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New Rules for Doggy Daycares

If you run a dog daycare—or take your dog to one—the rules just got easier. The Iowa Department of Agriculture approved new rules that recently took effect for dog daycares, providing regulatory relief across the state for these small businesses.

A coalition of dog daycare owners hired Wandro & Associates to change a set of rules the Department of Agriculture implemented in 2019 that were overly restrictive. Daycares had to have 75 square feet of play space for each dog, and the playgroup size was strictly limited to 15 dogs—even if more people could supervise a bigger playgroup. The old rules made it difficult for daycares, especially those in urban areas, to operate. Some were turning away customers because their space was simply too small.

Wandro & Associates attorneys Dane Schumann and Brian Lalor worked with the Department to devise new rules that lowered the play space requirement to 50 square feet per dog, and playgroups can now have between 16 and 30 dogs if at least two people are supervising. These changes make it easier to operate, and the incentive for additional supervision provides more safety. The rules also make it possible for daycares to provide “cage-free boarding,” a popular new service where dogs can sleep in groups overnight with human supervision.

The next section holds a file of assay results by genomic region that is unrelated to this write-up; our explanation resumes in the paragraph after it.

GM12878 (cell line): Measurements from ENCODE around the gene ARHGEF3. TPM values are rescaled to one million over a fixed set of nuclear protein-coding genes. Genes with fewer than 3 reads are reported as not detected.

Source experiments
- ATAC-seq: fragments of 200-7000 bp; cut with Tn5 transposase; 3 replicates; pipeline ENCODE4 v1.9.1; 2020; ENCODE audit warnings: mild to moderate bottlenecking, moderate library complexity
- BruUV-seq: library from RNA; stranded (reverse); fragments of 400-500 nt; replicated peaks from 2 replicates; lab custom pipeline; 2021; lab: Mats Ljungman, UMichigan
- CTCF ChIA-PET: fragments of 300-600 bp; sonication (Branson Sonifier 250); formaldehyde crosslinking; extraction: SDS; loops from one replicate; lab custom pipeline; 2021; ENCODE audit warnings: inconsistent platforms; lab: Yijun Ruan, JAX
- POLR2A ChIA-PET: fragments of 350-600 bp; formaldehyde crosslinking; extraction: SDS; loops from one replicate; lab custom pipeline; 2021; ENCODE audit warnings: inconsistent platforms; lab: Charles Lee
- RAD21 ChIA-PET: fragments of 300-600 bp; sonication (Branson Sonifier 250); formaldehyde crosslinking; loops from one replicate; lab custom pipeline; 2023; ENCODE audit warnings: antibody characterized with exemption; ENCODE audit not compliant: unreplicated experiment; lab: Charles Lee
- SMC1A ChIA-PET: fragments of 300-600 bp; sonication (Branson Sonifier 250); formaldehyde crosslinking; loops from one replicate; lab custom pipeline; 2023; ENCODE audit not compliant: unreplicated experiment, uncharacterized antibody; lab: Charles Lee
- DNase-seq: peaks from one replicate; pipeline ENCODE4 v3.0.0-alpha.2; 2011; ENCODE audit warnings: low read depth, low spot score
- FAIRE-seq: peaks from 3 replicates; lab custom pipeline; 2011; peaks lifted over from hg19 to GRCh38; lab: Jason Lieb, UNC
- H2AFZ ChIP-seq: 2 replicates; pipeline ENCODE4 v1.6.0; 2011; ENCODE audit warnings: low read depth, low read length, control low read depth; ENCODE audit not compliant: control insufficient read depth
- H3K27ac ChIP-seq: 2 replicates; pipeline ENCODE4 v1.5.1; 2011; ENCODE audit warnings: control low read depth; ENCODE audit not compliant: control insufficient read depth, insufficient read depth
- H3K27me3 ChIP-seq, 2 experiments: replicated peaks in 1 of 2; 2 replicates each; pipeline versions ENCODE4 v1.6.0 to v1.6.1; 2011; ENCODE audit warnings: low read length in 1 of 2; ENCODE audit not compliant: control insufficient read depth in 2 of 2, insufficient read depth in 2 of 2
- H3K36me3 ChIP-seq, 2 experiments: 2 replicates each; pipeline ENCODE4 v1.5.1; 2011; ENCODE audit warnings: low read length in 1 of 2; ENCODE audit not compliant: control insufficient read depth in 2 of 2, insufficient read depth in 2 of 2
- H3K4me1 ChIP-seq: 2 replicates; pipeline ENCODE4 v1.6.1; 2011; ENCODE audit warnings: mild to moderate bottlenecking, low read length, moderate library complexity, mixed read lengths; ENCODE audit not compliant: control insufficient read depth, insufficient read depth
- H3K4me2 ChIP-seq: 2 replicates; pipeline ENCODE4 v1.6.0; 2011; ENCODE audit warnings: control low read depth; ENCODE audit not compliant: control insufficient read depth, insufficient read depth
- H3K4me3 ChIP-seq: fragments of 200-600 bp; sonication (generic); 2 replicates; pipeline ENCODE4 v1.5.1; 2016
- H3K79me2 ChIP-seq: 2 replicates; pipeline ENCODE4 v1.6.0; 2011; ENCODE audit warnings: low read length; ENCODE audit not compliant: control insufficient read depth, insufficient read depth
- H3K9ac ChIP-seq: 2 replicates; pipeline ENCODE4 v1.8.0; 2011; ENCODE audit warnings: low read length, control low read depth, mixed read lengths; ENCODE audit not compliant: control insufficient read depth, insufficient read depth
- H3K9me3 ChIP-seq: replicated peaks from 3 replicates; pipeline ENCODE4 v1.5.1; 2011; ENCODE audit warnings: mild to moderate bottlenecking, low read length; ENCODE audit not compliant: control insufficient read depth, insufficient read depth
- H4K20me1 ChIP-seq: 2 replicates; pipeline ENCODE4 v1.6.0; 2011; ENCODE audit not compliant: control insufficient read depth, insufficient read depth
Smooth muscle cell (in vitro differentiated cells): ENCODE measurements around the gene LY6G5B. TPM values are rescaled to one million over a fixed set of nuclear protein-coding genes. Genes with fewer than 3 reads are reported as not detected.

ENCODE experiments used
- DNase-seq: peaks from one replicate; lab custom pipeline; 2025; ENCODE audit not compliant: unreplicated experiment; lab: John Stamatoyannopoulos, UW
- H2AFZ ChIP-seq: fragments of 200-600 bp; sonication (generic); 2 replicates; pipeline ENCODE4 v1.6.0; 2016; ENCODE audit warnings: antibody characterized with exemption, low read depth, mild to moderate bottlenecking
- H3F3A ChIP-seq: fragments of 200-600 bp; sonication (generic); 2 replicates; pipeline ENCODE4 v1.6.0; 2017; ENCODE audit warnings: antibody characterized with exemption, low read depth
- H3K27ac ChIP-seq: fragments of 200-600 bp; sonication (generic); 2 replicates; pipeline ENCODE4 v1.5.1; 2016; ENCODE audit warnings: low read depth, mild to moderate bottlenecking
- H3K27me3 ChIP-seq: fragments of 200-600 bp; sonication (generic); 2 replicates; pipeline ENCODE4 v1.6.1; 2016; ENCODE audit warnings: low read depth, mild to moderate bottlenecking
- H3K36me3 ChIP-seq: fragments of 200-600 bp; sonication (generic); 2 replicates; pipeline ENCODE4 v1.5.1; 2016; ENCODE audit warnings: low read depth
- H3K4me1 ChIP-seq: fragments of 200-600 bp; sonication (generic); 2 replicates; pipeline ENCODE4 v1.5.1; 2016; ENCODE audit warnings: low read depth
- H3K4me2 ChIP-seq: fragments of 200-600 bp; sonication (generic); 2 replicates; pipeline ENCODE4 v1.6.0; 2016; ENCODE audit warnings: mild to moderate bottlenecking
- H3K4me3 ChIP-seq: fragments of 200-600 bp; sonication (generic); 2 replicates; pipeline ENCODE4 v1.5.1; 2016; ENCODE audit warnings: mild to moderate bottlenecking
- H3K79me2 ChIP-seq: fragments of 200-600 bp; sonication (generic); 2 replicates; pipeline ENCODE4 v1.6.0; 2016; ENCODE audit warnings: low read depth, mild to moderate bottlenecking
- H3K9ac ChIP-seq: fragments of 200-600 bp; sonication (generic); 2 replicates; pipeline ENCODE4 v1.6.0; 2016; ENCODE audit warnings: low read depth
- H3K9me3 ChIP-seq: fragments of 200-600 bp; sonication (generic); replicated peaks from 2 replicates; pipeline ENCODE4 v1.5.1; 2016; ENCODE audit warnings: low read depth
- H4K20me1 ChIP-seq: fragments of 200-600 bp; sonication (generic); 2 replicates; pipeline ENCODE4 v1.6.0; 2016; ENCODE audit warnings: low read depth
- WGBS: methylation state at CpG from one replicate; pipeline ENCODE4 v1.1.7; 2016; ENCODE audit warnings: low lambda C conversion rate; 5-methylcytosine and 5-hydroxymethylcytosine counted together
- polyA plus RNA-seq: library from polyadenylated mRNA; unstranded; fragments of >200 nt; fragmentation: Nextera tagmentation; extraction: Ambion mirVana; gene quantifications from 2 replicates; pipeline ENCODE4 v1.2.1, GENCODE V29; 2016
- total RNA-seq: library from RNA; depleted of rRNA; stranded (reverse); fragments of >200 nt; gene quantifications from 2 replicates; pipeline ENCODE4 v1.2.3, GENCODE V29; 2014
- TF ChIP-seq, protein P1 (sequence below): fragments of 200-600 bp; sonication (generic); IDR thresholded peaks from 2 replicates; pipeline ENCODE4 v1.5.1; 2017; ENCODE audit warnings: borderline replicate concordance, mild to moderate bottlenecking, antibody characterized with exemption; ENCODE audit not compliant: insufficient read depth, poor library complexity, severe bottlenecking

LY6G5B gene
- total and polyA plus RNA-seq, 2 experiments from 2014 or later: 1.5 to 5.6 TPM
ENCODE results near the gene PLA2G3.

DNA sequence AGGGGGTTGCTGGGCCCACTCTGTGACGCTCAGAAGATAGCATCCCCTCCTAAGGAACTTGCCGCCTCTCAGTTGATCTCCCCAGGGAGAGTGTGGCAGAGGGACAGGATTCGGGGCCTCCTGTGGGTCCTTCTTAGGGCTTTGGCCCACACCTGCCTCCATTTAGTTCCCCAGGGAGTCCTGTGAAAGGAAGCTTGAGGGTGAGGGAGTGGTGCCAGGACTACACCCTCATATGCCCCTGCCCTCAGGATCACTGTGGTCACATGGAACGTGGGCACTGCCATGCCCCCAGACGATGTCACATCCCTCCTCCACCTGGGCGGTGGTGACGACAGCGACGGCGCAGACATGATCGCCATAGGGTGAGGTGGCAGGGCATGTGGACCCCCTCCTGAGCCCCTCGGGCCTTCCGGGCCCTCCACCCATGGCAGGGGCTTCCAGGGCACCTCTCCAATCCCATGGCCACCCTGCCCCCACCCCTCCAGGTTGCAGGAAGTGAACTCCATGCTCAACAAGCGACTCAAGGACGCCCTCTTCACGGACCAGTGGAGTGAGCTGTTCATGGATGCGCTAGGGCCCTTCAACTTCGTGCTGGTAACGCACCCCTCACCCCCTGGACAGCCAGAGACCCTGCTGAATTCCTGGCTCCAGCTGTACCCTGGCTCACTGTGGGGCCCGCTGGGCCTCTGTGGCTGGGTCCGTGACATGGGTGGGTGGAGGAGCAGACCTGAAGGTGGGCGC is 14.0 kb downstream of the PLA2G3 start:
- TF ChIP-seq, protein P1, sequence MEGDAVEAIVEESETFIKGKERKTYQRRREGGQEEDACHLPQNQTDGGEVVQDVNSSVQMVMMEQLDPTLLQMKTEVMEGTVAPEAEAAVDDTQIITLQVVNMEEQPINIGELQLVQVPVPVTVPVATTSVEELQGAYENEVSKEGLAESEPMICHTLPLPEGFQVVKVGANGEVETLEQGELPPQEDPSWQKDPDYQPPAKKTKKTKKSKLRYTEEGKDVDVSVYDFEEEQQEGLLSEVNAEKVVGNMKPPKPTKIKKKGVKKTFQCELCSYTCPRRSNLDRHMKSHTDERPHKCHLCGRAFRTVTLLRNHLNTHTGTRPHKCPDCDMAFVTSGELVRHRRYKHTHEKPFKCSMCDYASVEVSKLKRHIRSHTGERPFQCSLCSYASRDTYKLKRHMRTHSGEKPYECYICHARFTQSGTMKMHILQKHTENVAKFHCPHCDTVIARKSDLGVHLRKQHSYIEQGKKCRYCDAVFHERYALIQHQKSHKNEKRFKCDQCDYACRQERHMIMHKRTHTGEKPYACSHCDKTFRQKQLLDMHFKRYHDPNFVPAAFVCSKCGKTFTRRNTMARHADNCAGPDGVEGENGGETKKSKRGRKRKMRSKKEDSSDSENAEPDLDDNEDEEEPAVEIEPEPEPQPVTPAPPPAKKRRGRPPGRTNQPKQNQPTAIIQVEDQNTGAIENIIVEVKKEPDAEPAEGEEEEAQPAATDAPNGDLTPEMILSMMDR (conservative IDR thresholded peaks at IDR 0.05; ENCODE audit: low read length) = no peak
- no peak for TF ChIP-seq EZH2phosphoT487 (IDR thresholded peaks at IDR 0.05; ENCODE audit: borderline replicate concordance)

You can read the new rules here. They took effect July 21, 2021.

Changing a department’s rules is often harder than changing the state’s laws in the Legislature. The process is complex and takes time. But the attorneys at Wandro & Associates are willing and able to help navigate the process with you.

This post has been reviewed and endorsed by Wandro & Associates' office dog, Moose.


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This Wandro & Associates Update is intended to inform firm clients and friends about legal developments, including recent decisions of various courts and administrative bodies. Nothing in this Practice Update should be construed as legal advice or a legal opinion, and readers should not act upon the information contained in this Update without seeking the advice of legal counsel.

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